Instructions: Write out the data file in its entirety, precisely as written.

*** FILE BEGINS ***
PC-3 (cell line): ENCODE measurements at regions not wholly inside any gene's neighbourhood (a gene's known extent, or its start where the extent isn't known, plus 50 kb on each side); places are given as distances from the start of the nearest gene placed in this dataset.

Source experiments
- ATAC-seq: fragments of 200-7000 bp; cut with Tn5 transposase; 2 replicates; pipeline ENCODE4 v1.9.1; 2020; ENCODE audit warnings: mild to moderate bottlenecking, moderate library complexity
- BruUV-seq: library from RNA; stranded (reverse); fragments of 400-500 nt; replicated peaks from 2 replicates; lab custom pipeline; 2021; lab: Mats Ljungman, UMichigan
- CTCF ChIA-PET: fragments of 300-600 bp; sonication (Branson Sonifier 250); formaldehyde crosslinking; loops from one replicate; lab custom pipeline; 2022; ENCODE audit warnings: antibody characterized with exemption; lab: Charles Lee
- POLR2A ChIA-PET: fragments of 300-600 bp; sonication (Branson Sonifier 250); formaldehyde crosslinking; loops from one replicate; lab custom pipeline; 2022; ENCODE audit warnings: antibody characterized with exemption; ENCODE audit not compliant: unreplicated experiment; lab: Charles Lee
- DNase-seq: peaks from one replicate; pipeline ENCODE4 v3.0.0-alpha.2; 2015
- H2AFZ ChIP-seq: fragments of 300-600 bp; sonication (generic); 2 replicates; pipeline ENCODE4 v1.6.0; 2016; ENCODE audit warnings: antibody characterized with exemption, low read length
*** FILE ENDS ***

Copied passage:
PC-3 (cell line): ENCODE measurements at regions not wholly inside any gene's neighbourhood (a gene's known extent, or its start where the extent isn't known, plus 50 kb on each side); places are given as distances from the start of the nearest gene placed in this dataset.

Source experiments
- ATAC-seq: fragments of 200-7000 bp; cut with Tn5 transposase; 2 replicates; pipeline ENCODE4 v1.9.1; 2020; ENCODE audit warnings: mild to moderate bottlenecking, moderate library complexity
- BruUV-seq: library from RNA; stranded (reverse); fragments of 400-500 nt; replicated peaks from 2 replicates; lab custom pipeline; 2021; lab: Mats Ljungman, UMichigan
- CTCF ChIA-PET: fragments of 300-600 bp; sonication (Branson Sonifier 250); formaldehyde crosslinking; loops from one replicate; lab custom pipeline; 2022; ENCODE audit warnings: antibody characterized with exemption; lab: Charles Lee
- POLR2A ChIA-PET: fragments of 300-600 bp; sonication (Branson Sonifier 250); formaldehyde crosslinking; loops from one replicate; lab custom pipeline; 2022; ENCODE audit warnings: antibody characterized with exemption; ENCODE audit not compliant: unreplicated experiment; lab: Charles Lee
- DNase-seq: peaks from one replicate; pipeline ENCODE4 v3.0.0-alpha.2; 2015
- H2AFZ ChIP-seq: fragments of 300-600 bp; sonication (generic); 2 replicates; pipeline ENCODE4 v1.6.0; 2016; ENCODE audit warnings: antibody characterized with exemption, low read length